Neurotherapeutics

, Volume 14, Issue 2, pp 345–357 | Cite as

Tumor Vaccines for Malignant Gliomas

  • Visish M. Srinivasan
  • Sherise D. Ferguson
  • Sungho Lee
  • Shiao-Pei Weathers
  • Brittany C. Parker Kerrigan
  • Amy B. Heimberger
Review

Abstract

Despite continued research efforts, glioblastoma multiforme (GBM) remains the deadliest brain tumor. Immunotherapy offers a novel way to treat this disease, the genetic signature of which is not completely elucidated. Additionally, these tumors are known to induce immunosuppression in the surrounding tumor microenvironment via an array of mechanisms, making effective treatment all the more difficult. The immunotherapeutic strategy of using tumor vaccines offers a way to harness the activity of the host immune system to potentially control tumor progression. GBM vaccines can react to a variety of tumor-specific antigens, which can be harvested from the patient’s unique pathological condition using selected immunotherapy techniques. This article reviews the rationale behind and development of GBM vaccines, the relevant clinical trials, and the challenges involved in this treatment strategy.

Keywords

Glioma Glioblastoma Tumor vaccine Rindopepimut Dendritic cells 

Introduction

Glioblastoma multiforme (GBM) is the most common and aggressive primary brain tumor in adults and is notoriously resistant to conventional therapies. Despite aggressive surgery, concurrent radiotherapy and chemotherapy, the median survival time of the 15,000 patients diagnosed each year is only 14.6 months [1]. The difficulty in treatment is centered in the genetic heterogeneity within the tumor itself, heterogeneity among patients, tumor-induced immunosuppression, limited therapeutic penetration of the blood–brain barrier, and inevitable tumor recurrence. Despite these numerous challenges, progress has been made in the development of GBM therapy, especially in the realm of immunotherapy, and several agents have progressed to clinical trials with varying levels of success. The aim of this review is to discuss the vaccine strategies currently under clinical investigation for the treatment of GBM and to consider the challenges facing this therapeutic approach in the setting of this complex disease.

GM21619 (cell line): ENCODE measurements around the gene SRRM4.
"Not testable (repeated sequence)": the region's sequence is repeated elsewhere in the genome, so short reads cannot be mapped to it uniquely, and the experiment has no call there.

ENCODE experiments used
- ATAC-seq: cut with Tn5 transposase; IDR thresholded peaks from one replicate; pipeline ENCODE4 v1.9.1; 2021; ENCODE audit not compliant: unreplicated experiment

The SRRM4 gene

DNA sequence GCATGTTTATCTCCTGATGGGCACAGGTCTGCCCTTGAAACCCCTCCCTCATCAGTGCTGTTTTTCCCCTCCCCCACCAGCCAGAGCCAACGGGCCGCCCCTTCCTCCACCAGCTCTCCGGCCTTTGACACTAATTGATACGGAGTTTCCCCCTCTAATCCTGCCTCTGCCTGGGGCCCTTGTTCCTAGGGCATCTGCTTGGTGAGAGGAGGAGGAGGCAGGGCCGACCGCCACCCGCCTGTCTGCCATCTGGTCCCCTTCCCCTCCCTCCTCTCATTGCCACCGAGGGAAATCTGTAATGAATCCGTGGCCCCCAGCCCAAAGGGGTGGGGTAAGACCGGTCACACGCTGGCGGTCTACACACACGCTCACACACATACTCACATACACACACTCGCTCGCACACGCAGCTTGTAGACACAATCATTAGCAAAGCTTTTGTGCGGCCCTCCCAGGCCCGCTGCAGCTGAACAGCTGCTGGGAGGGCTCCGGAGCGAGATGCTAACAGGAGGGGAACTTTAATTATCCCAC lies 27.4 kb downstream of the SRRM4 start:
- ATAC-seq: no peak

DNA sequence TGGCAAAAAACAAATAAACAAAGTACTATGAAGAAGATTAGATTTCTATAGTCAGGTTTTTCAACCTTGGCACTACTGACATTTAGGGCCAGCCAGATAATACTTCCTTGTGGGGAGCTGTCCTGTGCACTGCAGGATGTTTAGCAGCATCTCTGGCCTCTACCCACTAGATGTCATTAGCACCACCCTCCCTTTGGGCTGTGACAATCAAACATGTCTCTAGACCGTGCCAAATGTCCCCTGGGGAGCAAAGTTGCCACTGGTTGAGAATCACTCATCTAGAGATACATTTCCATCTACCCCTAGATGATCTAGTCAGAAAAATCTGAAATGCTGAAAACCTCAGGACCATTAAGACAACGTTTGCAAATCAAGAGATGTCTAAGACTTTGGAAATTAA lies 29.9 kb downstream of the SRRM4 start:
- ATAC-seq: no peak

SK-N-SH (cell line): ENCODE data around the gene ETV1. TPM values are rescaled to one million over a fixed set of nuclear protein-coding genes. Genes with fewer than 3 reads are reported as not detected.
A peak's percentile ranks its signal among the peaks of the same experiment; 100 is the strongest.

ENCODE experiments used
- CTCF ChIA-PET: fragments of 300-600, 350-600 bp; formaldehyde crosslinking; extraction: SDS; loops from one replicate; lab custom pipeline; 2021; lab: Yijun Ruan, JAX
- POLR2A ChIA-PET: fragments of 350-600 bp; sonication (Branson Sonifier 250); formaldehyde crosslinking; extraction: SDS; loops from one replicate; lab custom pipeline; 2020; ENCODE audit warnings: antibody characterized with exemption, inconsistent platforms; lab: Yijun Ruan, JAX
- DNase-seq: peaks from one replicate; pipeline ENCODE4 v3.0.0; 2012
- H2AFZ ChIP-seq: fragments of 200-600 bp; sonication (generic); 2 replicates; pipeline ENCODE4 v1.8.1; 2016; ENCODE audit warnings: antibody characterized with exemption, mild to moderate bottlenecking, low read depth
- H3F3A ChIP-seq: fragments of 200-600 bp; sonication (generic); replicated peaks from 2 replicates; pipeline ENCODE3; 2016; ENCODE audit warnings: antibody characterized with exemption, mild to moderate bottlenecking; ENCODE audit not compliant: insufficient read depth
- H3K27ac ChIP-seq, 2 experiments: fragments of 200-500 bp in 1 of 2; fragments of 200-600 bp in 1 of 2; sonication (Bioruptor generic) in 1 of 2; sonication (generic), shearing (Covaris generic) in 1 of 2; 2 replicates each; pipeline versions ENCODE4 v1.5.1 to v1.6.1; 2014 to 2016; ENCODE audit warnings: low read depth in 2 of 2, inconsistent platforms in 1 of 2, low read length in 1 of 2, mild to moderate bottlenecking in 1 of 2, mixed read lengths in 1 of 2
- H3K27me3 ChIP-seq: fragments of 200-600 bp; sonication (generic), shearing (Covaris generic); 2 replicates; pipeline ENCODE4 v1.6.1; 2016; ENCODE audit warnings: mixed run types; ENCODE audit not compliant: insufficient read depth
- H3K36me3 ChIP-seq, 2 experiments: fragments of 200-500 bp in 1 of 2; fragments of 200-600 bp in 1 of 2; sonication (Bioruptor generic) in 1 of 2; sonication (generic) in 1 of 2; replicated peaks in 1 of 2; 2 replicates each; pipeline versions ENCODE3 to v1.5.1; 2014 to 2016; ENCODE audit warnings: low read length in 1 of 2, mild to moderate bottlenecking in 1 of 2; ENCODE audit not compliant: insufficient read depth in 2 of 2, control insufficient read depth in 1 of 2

The term immunotherapy is used to describe a spectrum of therapeutic strategies that use the host’s immune system to selectively destroy malignant cells. Passive immunotherapy entails the delivery of monoclonal antibodies directed against specific tumor-associated antigens (TAA) in order to elicit antibody-dependent tumor cell toxicity [2]. Another form of passive immunotherapy is adoptive cell transfer therapy, which consists of the ex vivo culture of effector immune cells followed by their subsequent transfer to the patient. In contrast, active immunotherapy relies upon the body’s own immune response and involves vaccination with a tumor-specific antigen in order to activate a host immune response. Vaccination generates tumor-specific effector T cells and, ideally, confers T-cell immunity, which may control tumor recurrence [3, 4].

Vaccines are categorized based on the way antigens are presented to the immune system. With non-cell-based vaccines, patients are directly inoculated with the specific tumor antigen of choice, which, in turn, is presented to host antigen-presenting cells (APCs) to trigger an immune response. Cell-based vaccines consist of APCs [e.g., dendritic cells (DCs)] that are primed with tumor antigens ex vivo and reintroduced to the host via vaccination, resulting in antigen presentation and amplification of tumor-specific T-cell responses (Fig. 1).
Fig 1

Schematic depicting passive and active immunotherapy strategies. TAA tumor-associated antigen, APC antigen-presenting cell, EGFR epidermal growth factor receptor, IDH1 isocitrate dehydrogenase 1, WT-1 Wilms’ tumor 1, HSP heat shock protein

Non-Cell-Based Vaccination

Peptide Vaccines

Peptide vaccines are constructed from peptides 8 to 25 amino acids long that encompass an epitope within an antigenic target, in order to elicit an immune response against neoplastic cells harboring mutant proteins [5]. These peptides are typically linked with carrier proteins to enhance immunogenicity (e.g., tetanus toxoid or keyhole limpet hemocyanin [KLH]) [6, 7]. Additionally, they are often administered with immune-stimulating agents such as Toll-like receptor (TLR) agonists (e.g., lipopolysaccharide) or cytokines [e.g., granulocyte macrophage colony-stimulating factor (GM-CSF), interleukin (IL)-2] to enhance the immune response [8, 9]. Gliomagenesis is associated with aberrant production of several TAAs, which can potentially be used for the development of peptide vaccines. However, the challenge lies in identifying antigens that are tumor specific, homogenously expressed, and sufficiently immunogenic [10]. Of the numerous potential GBM antigenic targets, only a few have met these criteria.

Epidermal Growth Factor Receptor vIII